Saturday, April 18, 2009

Investigating "Marihuana: A Signal of Misunderstanding" Part I

I hope this is people’s first time reading that title. Struggling to title my blog I found the answer was right under my nose. I wanted people to understand why I believe marijuana will be decriminalized soon and not think I am crazy. Hidden deeper was a desire for others to understand me, or at least my perspective on life. Discovering that President Nixon appointed a commission in 1971 to investigate cannabis sativa led me to believe there was hope.

The Schafer commission was headed by Raymond Philip Schafer, a Republican governor from Pennsylvania. Nixon selected nine members of the bipartisan commission, while congress appointed the other four. Their task was to investigate our country’s laws regarding marihuana and drug abuse in the US. They wrote two reports addressing Congress, the President, and the public.

The report can be found here, from It is long and boring to read at times, but its findings are very interesting. Especially considering this was a conservative commission, Nixon hoped they would deliver the proof he needed to start his “war on drugs”.

The report shocked people who knew about its findings, and was deemed irrelevant for the rest of America. Amid rumors over the commission’s findings Nixon began blasting their leader and other members. Ruining the members’ credibility and casting their report to insignificance. It was successful, their recommendations were ignored and Nixon’s “drug war” started a business that would grow into wasting billions of taxpayers’ dollars.

Think that billion dollar figure was bizarre? The Office of National Drug Control Policy (ONDCP) has a projected 2009 budget of over 14 billion dollars. ONDCP director, the “Drug Czar” was elevated to a cabinet-level status in 1993. However, this policy was reversed recently by President Obama when appointing new director Gil Kerlikowske. The press release from the White House can be read here.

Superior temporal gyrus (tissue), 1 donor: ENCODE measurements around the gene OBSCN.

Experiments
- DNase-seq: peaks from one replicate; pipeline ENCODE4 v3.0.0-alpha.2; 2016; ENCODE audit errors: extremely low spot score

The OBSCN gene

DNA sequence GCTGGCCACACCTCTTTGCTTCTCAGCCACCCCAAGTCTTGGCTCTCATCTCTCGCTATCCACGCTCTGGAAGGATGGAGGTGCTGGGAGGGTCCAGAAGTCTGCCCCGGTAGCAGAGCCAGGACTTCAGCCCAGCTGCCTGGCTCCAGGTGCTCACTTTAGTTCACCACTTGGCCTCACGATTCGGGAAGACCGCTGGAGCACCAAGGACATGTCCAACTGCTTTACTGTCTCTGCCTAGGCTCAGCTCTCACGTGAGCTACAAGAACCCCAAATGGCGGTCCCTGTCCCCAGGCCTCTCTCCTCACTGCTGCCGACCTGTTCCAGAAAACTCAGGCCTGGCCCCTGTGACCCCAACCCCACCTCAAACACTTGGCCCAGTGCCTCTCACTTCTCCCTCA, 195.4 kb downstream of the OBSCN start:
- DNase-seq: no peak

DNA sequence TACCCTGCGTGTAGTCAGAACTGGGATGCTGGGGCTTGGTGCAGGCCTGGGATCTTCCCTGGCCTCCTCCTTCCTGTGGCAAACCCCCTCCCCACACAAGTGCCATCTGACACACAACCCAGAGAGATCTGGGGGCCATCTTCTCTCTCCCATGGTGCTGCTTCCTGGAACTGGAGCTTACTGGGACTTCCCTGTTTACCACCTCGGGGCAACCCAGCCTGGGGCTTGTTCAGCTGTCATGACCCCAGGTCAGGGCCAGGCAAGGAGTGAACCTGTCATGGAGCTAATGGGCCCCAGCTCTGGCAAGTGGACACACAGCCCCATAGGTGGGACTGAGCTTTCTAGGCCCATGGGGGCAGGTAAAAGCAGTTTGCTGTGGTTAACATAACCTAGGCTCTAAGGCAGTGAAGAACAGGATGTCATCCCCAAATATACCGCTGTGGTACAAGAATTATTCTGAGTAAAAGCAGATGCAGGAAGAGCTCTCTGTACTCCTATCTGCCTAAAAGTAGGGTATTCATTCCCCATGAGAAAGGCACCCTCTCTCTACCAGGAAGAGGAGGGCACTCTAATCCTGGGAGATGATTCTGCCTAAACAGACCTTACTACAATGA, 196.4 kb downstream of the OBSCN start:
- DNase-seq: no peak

Kerlikowske is a military veteran with over 30 years of law enforcement experience; his previous position was Seattle’s chief of police.

Take a look at what ABC news says about the new “Drug Czar". Kerlikowske began his law enforcement career in 1972; his predecessor in Seattle was Norm Stamper. Stamper was a police officer for 34 years, is the author of “Breaking Rank: a Top Cop’s Exposé of the Dark Side of American Policing” and a strong advocate for marijuana policy reform. While our new Drug Czar’s views may not be as radical as Stamper’s, he is clearly open to the discussion. Seattle’s lowest law enforcement priority was the prosecution of small marijuana crimes; Washington is one of our 13 states with laws protecting medical marijuana patients.

The current administration’s recent statements and actions are indications of groundbreaking change in drug policy reform that should continue. I hope they will help lead our country down a scientific approach and a more sensible path to resolve this issue. Tomorrow I’ll be posting part II, with more details from The Schafer Report and about the ONDCP. Our politicians’ ignorance in the past has helped lead to our current “Drug War” crisis, don’t let America’s other problems blind you. Addressing and fixing our country’s drug problem will have a ripple effect across our Country and the world that no one can calculate.

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